2020 PLAYERS Championship Odds, Betting Picks: Can Finau, Cantlay Find Form at TPC Sawgrass?
Harry How/Getty Images. Pictured: Patrick Cantlay
- The 2020 PLAYERS Championship kicks off from TPC Sawgrass on Thursday morning, and Jason Sobel is eyeing a pair of undervalued golfers to win outright.
- He also takes a look at matchup odds, one player to fade, a first-round leader and more.
- Get Sobel's complete 2020 PLAYERS betting guide below.
PONTE VEDRA BEACH, Fla. — Welcome to the toughest golf betting week of the year.
If the U.S. Open remains the world’s most diplomatic tournament for entry — thanks, Roy McAvoy — then The PLAYERS Championship is the most diplomatic based on leaderboard status, as host course TPC Sawgrass doesn’t play favorites.
How else to explain a winner’s list over the past two decades that has included big hitters like Rory McIlroy and Jason Day, and pea-shooters like Tim Clark and Fred Funk? Or all-time greats like Tiger Woods and Phil Mickelson, and relative one-hit wonders like Stephen Ames and Craig Perks?
The truth is, while most host venues cater to a specific type of player, this one only offers an advantage to those who are playing well.
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Doesn’t matter who you are or how you do it, if you play your own brand of golf well at TPC Sawgrass, you’ll be rewarded for it – and if your game conversely has a few cracks, well, they’ll be exposed by this place.
This tournament – especially back in its erstwhile March position, as it was last year for the first time since 2006, provides a stringent litmus test for its competitors. For the most part, you either have your game when you arrive here or you don’t – it’s rare that a player digs a secret out of the dirt on this range and turns it into success by the weekend.
Let’s take a look at the last 10 winners of this event and how each one had fared previously during that calendar year:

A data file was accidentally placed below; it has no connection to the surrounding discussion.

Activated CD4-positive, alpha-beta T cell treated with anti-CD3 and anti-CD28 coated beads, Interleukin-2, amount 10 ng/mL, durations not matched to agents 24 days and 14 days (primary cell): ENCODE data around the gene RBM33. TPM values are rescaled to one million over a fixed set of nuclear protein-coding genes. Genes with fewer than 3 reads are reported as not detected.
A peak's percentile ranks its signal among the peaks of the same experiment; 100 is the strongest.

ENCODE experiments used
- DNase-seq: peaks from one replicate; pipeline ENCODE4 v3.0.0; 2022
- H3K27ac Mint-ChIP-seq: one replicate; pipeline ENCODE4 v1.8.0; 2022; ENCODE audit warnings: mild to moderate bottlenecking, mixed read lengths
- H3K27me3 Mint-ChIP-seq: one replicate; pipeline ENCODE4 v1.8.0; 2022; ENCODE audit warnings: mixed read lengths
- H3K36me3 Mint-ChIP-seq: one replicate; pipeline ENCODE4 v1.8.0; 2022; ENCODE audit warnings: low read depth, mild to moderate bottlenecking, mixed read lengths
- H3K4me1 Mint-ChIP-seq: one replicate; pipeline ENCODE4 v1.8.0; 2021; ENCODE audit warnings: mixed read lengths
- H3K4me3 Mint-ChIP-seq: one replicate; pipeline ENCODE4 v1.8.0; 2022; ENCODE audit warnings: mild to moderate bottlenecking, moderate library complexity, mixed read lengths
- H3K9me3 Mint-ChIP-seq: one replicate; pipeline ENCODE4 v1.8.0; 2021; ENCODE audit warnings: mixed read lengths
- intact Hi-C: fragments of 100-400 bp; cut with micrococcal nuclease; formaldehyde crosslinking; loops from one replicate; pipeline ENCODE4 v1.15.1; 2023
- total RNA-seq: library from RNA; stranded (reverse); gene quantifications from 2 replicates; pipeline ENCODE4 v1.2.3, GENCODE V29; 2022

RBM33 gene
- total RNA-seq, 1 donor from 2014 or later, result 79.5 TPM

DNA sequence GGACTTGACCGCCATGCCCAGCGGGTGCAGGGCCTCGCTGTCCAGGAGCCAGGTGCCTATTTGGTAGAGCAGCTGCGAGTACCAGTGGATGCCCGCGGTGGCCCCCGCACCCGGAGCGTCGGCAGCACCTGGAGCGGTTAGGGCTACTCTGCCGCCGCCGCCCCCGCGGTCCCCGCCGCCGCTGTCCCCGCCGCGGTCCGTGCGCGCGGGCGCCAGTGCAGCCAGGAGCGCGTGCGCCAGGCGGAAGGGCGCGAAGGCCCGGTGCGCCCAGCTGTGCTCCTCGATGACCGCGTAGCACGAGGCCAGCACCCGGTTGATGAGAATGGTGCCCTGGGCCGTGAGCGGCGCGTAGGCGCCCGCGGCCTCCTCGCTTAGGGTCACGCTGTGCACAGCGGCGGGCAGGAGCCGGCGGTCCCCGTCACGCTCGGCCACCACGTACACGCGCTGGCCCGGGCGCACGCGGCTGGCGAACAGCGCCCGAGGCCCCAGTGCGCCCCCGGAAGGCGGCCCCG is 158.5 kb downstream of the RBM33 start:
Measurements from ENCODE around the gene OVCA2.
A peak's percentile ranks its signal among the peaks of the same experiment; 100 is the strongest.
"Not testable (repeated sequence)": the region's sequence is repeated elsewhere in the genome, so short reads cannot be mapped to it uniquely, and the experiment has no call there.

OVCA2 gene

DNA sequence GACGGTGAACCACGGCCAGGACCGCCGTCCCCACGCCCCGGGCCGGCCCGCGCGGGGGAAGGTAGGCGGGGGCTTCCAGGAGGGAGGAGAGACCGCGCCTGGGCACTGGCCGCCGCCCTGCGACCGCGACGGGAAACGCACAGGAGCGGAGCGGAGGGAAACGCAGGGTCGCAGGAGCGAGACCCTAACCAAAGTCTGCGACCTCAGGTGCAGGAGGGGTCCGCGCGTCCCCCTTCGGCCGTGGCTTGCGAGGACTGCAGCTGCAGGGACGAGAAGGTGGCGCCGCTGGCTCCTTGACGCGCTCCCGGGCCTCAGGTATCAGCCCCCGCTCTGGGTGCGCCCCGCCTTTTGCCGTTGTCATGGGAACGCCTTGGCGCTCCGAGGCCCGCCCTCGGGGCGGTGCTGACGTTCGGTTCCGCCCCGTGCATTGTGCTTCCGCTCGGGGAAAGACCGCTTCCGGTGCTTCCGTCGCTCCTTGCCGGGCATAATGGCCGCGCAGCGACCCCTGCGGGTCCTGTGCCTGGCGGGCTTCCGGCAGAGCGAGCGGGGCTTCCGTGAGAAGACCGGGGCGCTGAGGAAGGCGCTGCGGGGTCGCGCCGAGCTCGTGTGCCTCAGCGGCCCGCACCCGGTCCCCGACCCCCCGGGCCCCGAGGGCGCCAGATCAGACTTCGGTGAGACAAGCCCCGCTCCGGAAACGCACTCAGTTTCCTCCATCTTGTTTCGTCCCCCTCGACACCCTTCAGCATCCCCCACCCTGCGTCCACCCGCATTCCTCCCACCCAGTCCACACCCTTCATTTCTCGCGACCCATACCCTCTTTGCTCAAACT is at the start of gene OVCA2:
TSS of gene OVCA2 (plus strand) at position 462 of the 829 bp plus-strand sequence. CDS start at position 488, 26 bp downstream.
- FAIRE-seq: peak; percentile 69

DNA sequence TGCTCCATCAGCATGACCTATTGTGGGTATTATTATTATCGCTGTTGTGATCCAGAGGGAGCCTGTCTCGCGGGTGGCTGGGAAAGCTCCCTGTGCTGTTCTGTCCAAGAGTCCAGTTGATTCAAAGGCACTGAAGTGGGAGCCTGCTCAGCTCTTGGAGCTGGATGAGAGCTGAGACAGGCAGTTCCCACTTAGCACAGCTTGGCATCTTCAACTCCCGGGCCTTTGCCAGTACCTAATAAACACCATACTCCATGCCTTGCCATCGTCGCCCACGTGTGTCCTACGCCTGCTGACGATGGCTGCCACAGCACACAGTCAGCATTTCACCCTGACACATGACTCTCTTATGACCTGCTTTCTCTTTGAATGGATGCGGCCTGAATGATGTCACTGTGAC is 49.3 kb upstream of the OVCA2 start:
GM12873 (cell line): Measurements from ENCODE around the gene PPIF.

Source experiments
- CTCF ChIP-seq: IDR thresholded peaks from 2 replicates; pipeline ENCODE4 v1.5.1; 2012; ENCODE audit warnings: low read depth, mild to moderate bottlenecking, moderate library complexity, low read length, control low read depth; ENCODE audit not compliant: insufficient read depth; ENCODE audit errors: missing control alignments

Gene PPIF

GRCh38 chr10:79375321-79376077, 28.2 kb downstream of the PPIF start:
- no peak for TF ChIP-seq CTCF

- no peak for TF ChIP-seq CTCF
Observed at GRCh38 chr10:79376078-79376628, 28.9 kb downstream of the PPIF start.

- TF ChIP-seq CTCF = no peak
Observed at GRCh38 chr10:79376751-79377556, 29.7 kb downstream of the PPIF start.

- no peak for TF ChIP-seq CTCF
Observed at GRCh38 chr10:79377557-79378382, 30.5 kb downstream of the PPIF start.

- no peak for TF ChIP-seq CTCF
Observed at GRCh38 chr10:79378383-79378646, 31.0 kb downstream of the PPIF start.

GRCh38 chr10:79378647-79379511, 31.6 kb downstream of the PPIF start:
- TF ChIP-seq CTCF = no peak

Of these 10 winners, seven were in solid form entering The PLAYERS, with at least three top-10 results prior to playing this tournament. While it can be argued that Kim and Kaymer truly came in cold and triumphed without warning, Fowler’s lone top-10 at least came in his most recent start before his victory here, so there was at least a signal.
I’m on record as saying I love everything about the condensed schedule that was implemented last year, which moved The PLAYERS from May back to its previous date in March. The season feels more streamlined now, it has more purpose and direction than before.
The only negative I can find is that TPC Sawgrass doesn’t play as nearly fast and firm as it did later in the spring. And so, perhaps it should come as little surprise that in the first event back in March, the game’s best player, McIlroy, was able to claim the title.
On a longer golf course this time of year, the advantage not only goes to players who favor length over accuracy off the tee, but those who similarly own this skill with their approach shots.
We tend to think of distance as simply how far a player drives the ball, but I’ve always been fascinated with distance for other shots. For example, if two players each average 305 yards off the tee for the season, they’ll often be left with similar yardages into the greens. But if that specific yardage, whatever it might be, is a 7-iron for one of the players and a 9-iron for the other, then the latter holds an obvious distance advantage that isn’t detectable from driving statistics.
In this particular instance, players will have plenty of longer-than-wedge distances into many of the greens.
More PLAYERS Championship Betting Coverage
- Joshua Perry’s Betting Card: Loads of Value in the Mid-Tier
- Betting Picks for the Round 1 PGA TOUR Live Featured Groups
- The Top-25 Betting Values for the 2020 PLAYERS Championship
- Why Cantlay & Finau Are Worth a Look at Sawgrass
- Bet $5, Win $150 if Rory Makes a Birdie This Week
- What Bettors and DFS Players Need to Know for TPC Sawgrass
For this event, I like looking at approach shot success from different yardages as an underutilized metric which should offer a strong hint at those who find success here.
From 150-175 yards, Adam Scott leads the PGA Tour, followed by Branden Grace, Rory McIlroy, Jon Rahm and Adam Hadwin.